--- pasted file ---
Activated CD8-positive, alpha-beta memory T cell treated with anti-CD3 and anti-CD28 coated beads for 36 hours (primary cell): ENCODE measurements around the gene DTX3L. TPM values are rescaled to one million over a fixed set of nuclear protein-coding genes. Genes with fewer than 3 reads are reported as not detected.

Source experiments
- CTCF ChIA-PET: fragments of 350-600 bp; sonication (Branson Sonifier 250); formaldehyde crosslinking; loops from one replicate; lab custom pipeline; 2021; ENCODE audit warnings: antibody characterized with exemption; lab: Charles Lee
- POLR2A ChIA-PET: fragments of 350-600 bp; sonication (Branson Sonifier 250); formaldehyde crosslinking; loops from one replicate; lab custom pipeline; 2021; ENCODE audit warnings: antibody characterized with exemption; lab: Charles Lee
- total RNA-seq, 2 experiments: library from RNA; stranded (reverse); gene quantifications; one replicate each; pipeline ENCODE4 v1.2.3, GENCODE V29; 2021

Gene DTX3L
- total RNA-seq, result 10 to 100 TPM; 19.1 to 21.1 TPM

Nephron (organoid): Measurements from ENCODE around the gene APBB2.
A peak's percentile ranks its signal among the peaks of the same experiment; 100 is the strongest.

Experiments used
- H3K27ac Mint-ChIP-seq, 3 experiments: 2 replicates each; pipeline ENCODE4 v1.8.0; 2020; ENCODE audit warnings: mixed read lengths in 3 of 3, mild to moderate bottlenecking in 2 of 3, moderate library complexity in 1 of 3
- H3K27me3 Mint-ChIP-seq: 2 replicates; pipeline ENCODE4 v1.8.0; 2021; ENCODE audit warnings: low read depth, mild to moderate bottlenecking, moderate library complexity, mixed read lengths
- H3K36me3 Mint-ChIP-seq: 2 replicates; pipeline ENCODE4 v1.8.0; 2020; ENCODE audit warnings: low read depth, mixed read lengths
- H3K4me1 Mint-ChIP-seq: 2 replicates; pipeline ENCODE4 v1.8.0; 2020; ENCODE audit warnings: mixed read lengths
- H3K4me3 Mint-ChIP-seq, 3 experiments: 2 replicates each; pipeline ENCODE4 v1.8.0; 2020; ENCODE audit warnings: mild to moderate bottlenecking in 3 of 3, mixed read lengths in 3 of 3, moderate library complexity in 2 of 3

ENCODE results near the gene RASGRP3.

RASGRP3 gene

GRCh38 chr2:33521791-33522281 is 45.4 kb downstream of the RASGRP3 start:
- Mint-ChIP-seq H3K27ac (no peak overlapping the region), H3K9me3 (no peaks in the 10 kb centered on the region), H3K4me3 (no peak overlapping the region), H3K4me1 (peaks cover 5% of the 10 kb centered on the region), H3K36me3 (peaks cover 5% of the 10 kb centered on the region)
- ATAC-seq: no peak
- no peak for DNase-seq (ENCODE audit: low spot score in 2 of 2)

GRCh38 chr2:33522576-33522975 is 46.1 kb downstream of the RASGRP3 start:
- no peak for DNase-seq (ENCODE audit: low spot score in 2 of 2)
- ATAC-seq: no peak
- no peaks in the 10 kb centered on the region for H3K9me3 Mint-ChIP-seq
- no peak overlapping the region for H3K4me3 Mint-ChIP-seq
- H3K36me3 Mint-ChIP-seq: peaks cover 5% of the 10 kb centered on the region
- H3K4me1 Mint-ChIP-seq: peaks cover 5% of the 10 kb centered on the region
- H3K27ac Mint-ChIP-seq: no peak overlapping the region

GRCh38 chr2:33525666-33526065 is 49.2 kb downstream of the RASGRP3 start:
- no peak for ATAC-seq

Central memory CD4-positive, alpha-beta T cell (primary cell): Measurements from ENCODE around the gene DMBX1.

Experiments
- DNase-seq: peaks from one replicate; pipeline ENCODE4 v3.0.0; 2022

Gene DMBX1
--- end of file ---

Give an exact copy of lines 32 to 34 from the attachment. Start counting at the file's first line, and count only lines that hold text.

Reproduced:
Central memory CD4-positive, alpha-beta T cell (primary cell): Measurements from ENCODE around the gene DMBX1.

Experiments
- DNase-seq: peaks from one replicate; pipeline ENCODE4 v3.0.0; 2022